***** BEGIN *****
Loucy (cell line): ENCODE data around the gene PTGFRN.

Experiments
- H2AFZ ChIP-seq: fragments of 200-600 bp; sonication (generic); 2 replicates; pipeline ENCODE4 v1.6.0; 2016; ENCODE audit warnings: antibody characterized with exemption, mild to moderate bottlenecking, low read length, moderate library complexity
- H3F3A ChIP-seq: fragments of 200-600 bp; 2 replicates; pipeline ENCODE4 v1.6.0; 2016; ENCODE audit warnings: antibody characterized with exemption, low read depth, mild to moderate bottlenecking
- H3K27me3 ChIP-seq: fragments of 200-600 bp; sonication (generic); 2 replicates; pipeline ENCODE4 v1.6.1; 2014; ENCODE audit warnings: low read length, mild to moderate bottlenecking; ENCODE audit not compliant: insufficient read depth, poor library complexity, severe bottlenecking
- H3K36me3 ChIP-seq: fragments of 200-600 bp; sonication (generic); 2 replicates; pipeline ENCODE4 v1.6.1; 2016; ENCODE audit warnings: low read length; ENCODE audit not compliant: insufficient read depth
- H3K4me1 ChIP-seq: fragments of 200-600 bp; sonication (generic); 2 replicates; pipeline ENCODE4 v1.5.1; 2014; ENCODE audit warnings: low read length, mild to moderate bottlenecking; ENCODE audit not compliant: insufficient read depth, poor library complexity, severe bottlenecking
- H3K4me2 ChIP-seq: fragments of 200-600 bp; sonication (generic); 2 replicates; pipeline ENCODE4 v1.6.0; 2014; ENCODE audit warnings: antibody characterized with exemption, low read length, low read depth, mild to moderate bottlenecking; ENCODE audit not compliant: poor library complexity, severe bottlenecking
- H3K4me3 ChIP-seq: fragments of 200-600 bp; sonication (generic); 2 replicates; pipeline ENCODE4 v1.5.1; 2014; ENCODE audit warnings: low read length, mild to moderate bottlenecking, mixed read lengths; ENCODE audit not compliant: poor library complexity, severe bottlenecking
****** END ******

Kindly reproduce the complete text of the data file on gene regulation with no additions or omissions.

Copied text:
Loucy (cell line): ENCODE data around the gene PTGFRN.

Experiments
- H2AFZ ChIP-seq: fragments of 200-600 bp; sonication (generic); 2 replicates; pipeline ENCODE4 v1.6.0; 2016; ENCODE audit warnings: antibody characterized with exemption, mild to moderate bottlenecking, low read length, moderate library complexity
- H3F3A ChIP-seq: fragments of 200-600 bp; 2 replicates; pipeline ENCODE4 v1.6.0; 2016; ENCODE audit warnings: antibody characterized with exemption, low read depth, mild to moderate bottlenecking
- H3K27me3 ChIP-seq: fragments of 200-600 bp; sonication (generic); 2 replicates; pipeline ENCODE4 v1.6.1; 2014; ENCODE audit warnings: low read length, mild to moderate bottlenecking; ENCODE audit not compliant: insufficient read depth, poor library complexity, severe bottlenecking
- H3K36me3 ChIP-seq: fragments of 200-600 bp; sonication (generic); 2 replicates; pipeline ENCODE4 v1.6.1; 2016; ENCODE audit warnings: low read length; ENCODE audit not compliant: insufficient read depth
- H3K4me1 ChIP-seq: fragments of 200-600 bp; sonication (generic); 2 replicates; pipeline ENCODE4 v1.5.1; 2014; ENCODE audit warnings: low read length, mild to moderate bottlenecking; ENCODE audit not compliant: insufficient read depth, poor library complexity, severe bottlenecking
- H3K4me2 ChIP-seq: fragments of 200-600 bp; sonication (generic); 2 replicates; pipeline ENCODE4 v1.6.0; 2014; ENCODE audit warnings: antibody characterized with exemption, low read length, low read depth, mild to moderate bottlenecking; ENCODE audit not compliant: poor library complexity, severe bottlenecking
- H3K4me3 ChIP-seq: fragments of 200-600 bp; sonication (generic); 2 replicates; pipeline ENCODE4 v1.5.1; 2014; ENCODE audit warnings: low read length, mild to moderate bottlenecking, mixed read lengths; ENCODE audit not compliant: poor library complexity, severe bottlenecking